• Karen Chapman on September 3, 2012 at 7:51 am

      Thanks guys!

  2. debsgarden on September 4, 2012 at 3:31 pm

    I love gaura but have failed twice with it. Could a third try be successful? Maybe in a pot. I am definitely jealous of yours.

    • Karen Chapman on September 4, 2012 at 8:31 pm

      I did really well with it in our last home so am hopeful…! I've planted them high and in the best soil I have. I have noticed that in the past I have had better success with the species than some of the newer hybrids. I'm surprised at the variety in hardiness between them

  3. Carolyn on September 5, 2012 at 9:50 am

    Gaura is a gorgeous plant. I thought Whirling Buttflies was a cultivar name. However, it has been a long time since I tried to grow it and found that I didn't have enough sun. I wish I could have it with a white barked birch which I also can't grow because of too much heat!!!

    • Karen Chapman on September 6, 2012 at 9:46 pm

      Whirling butterflies may be a cultivar name but like so many common names gets muddled along the way. Yes it does need full sun so you'll have to enjoy it from afar in my garden.

  4. The Sage Butterfly on September 5, 2012 at 1:47 pm

    I have some friends who have this plant and love it. When I visit them, I always comment on it and take note of it for my collection of plants. Once I reach home I have forgotten all about it. It is now on the list. Thanks for the tip on pruning…very helpful.

    • Karen Chapman on September 6, 2012 at 9:47 pm

      Funny Michelle – maybe we need to send emails to one another in spring to remind us what we said we were going to do!

  5. Jennifer on September 6, 2012 at 5:18 am

    Hi Karen, I have a new gaura in my "holding" bed waiting for spring to be planted out in the garden. I had a gaura in the past, but planted it in a spot where it got crowded out. I will try to place it better this time around and will keep some of your suggestions for companions in mind.

    • Karen Chapman on September 6, 2012 at 9:49 pm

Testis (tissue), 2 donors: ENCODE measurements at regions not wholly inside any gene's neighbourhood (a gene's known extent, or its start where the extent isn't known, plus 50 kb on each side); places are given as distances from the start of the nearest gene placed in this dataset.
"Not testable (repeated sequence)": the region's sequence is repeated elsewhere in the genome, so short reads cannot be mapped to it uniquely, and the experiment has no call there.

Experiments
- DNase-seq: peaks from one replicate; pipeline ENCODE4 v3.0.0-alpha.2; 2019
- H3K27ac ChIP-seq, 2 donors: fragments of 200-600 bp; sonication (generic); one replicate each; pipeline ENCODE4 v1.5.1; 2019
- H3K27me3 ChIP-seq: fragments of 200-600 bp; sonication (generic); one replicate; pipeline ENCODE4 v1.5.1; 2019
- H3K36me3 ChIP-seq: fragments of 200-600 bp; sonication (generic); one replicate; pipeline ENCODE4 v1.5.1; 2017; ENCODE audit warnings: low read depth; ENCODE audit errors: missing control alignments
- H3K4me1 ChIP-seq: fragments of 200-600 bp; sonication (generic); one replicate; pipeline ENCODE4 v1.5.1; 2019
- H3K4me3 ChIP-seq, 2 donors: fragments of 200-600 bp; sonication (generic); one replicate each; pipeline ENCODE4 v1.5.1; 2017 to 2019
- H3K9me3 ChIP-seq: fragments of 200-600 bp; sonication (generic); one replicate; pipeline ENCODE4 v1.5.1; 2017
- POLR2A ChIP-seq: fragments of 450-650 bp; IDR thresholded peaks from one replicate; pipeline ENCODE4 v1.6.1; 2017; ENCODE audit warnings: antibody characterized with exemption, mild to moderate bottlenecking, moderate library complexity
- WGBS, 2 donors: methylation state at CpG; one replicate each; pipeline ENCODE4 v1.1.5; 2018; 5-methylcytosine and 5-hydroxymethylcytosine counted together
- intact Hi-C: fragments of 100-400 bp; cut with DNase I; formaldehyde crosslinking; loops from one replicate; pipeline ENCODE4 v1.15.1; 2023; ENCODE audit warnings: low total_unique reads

Jennifer, it seems that one needs to find a compromise between giving it space but also giving it friends to 'lean' on for support – especially the taller varieties. Growing it among roses and dahlias are popular options.

  6. Stacy on September 6, 2012 at 6:44 pm

    I love love love gaura, Karen! Watching bees make the flower stems bob would almost be hypnotizing if it weren't so entertaining. Beautiful combination with the white birch, and with the artemisia. Here it's often used to soften the effect of big yuccas and other "structural" plants.

    • Karen Chapman on September 6, 2012 at 9:50 pm

      The bees seem to love Gaura even more than the lavender! Great idea to combine it with Yucca

  7. Melissa on September 7, 2012 at 4:26 pm

    Karen, I too love this plant. I'm curious how you've made it successful with a birch (which I assume likes lots of water) since it's a low-water-requirements perennial. The best area I've planted it in for a client is a well-drained, very hot strip of a small planting bed between an asphalt driveway and a patio. Go figure.

    • Karen Chapman on September 7, 2012 at 10:02 pm

      Interesting point about the birch isn't it? Our soil is fairly moisture retentive but not saturated in that area. The birch seems to get enough water to do well and the Gaura are planted somewhat high so they manage quite well together.

  8. Winter’s Blush on December 5, 2012 at 2:33 pm

    […] this selection is said to grow to 3-4' tall and wide and be hardy in zones 4-8. Click here to see how it looked in summer – […]

  9. wendy on July 3, 2013 at 4:37 pm

    I've really been enjoying your photos and helpful garden information. I was wondering if you could tell me the name of the beautiful turquoise & blue bromeliad-like plant (or perhaps 2 different plants) in a turquoise container. I love the container, as well, and if you have purchase information for it, I would be very grateful. Thank you.

    Wendy Florin

    • Karen on July 3, 2013 at 8:48 pm

      Wendy thatbromeliad looking plant is a glass sculpture made by Seattle artist Jesse Kelly . The container is made by Le Beau-a quick online search will pull up wholesale info but their pots are sold throughout the USA. Glad you like them!